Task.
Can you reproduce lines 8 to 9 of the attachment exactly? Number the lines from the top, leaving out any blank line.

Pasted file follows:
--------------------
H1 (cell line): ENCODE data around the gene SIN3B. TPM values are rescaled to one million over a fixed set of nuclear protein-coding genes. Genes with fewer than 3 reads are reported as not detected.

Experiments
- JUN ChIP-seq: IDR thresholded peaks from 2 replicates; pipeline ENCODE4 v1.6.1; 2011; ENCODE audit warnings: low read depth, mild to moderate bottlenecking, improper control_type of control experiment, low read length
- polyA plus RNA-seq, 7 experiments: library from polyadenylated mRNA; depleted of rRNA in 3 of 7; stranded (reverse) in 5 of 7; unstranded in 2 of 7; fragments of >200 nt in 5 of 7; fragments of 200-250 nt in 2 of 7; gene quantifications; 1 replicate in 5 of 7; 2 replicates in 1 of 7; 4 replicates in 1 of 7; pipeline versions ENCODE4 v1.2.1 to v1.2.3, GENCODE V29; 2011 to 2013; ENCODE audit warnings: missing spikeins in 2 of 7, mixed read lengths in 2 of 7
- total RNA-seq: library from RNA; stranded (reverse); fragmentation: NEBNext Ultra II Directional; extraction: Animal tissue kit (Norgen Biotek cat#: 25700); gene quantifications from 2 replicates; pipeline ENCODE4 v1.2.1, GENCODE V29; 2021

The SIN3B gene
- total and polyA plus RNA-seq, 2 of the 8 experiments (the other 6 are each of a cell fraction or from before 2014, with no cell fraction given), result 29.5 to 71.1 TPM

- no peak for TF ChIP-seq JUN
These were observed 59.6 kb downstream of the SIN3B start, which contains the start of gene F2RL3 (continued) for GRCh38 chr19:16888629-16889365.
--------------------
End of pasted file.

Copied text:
- no peak for TF ChIP-seq JUN
These were observed 59.6 kb downstream of the SIN3B start, which contains the start of gene F2RL3 (continued) for GRCh38 chr19:16888629-16889365.